The Sprocket Rocket gives you panoramas for quite a low price — the poor man’s Horizon. But I must say I was positively surprised — the results are not poor at all!
I always wanted (and still do!) a Horizon. But for now I still can’t afford it. So when the Sprocket Rocket came out, I decided to say goodbye to all the piggies I had and get me my first panoramic camera! I liked the weird shape of it, and when it arrived it felt good in my hands. It doesn’t have too many moving parts and it looks quite sturdy.
The Sprocket Rocket is a rather simple camera. It has two shutter modes: B (bulb) and N (normal) which fires at 1/100. It has two aperture settings: sunny (f/16) and cloudy (f/11). The focus is between 0.6m to infinity, even though you can get even closer. It also sports a hotshoe flash mount and a tripod mount.
Film loading is quite easy, and the back cover is fastened firmly with two metal clips — there is no way this thing is coming off out of the blue! It has a simple and clever counter: one dial show the approximate frame number, while another shows a white dot every time a full frame is advanced (or rewound). And this is just great – you can rewind and advance as you wish! There is one advance knob, and one rewind knob, and the shutter is not coupled to the advance mechanism. Combined with the counter and the white dot system, you can travel freely through the frames, to match layers for double exposures and any other purpose.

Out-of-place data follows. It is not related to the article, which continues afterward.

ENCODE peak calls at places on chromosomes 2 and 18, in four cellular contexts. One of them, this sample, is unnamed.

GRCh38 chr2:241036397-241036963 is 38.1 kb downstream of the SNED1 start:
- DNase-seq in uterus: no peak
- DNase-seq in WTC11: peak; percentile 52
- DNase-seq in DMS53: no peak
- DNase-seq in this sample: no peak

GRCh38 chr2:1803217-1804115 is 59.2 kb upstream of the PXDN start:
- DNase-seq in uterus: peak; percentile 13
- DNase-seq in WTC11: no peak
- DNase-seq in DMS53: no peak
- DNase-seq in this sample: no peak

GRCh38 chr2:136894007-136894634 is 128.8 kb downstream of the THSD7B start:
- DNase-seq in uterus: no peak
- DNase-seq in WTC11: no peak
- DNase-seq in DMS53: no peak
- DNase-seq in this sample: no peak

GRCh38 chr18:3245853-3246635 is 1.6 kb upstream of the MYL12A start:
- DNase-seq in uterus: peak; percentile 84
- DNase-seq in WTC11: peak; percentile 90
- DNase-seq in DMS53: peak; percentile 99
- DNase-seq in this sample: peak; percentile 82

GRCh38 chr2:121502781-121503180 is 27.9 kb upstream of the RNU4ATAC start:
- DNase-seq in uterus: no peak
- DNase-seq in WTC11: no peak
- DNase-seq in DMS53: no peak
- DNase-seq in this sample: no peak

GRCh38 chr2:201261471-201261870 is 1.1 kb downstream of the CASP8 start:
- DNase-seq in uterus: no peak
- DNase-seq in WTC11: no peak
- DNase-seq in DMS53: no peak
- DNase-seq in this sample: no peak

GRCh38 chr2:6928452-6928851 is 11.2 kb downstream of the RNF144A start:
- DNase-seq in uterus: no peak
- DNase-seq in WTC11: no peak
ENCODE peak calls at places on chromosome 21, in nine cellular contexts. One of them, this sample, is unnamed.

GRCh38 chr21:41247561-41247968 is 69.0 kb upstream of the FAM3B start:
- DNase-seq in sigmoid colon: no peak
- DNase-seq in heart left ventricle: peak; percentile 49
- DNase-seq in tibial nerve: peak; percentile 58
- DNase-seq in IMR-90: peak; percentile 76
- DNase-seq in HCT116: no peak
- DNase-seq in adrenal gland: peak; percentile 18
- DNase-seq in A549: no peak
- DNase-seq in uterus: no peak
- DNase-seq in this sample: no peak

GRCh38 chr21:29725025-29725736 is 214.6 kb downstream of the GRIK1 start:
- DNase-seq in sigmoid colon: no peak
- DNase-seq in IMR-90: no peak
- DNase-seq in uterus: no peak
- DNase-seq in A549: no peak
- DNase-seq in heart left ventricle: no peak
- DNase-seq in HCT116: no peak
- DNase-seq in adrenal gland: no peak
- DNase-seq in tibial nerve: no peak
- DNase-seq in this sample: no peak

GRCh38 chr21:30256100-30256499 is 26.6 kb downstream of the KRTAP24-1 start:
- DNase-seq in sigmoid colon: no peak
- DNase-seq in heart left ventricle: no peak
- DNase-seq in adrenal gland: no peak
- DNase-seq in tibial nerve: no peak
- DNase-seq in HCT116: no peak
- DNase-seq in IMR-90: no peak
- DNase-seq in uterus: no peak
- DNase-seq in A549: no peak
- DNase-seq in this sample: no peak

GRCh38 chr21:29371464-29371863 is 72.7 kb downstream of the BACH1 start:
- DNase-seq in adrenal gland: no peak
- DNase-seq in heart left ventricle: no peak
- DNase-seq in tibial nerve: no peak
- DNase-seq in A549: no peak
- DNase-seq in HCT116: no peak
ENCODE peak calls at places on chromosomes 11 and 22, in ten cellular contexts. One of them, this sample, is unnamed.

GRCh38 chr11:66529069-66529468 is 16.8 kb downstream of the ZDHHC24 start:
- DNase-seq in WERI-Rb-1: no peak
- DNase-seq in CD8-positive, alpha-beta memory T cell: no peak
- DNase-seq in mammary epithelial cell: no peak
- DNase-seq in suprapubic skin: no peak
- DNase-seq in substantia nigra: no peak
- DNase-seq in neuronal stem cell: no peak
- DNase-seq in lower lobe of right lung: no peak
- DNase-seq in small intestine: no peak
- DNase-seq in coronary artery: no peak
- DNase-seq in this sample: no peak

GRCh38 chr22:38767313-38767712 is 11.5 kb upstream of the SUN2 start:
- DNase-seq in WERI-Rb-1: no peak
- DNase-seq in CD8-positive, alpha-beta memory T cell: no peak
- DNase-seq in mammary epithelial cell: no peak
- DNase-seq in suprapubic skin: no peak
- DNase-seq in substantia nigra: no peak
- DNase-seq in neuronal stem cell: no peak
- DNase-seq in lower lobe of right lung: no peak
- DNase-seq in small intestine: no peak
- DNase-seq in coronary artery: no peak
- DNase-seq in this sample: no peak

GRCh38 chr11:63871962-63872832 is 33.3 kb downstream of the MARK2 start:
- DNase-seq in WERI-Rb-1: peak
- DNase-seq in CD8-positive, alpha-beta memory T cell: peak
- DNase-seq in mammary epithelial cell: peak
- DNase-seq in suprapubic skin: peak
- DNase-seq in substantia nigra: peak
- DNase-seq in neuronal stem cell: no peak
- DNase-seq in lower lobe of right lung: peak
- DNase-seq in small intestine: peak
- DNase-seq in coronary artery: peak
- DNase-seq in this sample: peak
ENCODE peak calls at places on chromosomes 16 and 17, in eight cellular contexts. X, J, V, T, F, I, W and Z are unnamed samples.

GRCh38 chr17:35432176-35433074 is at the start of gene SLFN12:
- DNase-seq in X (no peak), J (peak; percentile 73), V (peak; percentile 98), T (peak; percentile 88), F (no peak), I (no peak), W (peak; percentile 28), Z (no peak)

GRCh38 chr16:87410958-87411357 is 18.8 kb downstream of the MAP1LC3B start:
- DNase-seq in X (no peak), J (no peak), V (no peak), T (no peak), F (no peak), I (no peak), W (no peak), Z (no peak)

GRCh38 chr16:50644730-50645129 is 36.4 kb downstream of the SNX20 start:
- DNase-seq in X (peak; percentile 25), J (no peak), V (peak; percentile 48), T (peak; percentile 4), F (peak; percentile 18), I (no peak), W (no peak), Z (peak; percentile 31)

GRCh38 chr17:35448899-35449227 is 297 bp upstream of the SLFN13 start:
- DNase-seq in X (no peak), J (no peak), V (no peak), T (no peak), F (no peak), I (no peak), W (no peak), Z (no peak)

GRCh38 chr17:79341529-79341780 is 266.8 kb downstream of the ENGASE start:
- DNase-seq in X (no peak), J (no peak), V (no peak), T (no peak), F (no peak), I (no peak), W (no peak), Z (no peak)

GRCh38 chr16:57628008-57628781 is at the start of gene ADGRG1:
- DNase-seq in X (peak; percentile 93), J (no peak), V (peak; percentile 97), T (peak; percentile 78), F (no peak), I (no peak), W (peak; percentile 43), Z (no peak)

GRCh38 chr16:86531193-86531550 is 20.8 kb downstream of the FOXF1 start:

The Sprocket Rocket comes with a mask that gives you the choice if you want to expose the sprocket holes or not. But hey, the name says it all — there is no choice here! The mask might come handy for those who have troubles with scanning sprocket holes, or for those who don’t like them. Yeah.
What surprised me most (and still does) about the results I keep getting from the Sprocket Rocket is the sharpness of the photos. The lens on this rocket does a great job!
I enjoy this camera very much and recommend it to anyone who wants to get a panoramic view of the world!
The Sprocket Rocket is the first wide-angle camera dedicated entirely to sprockets. And with dual winding knobs for easy multiple exposures, there is no limit to your analogue creativity with this panoramic wonder. See the Sprocket Rocket in our Shop!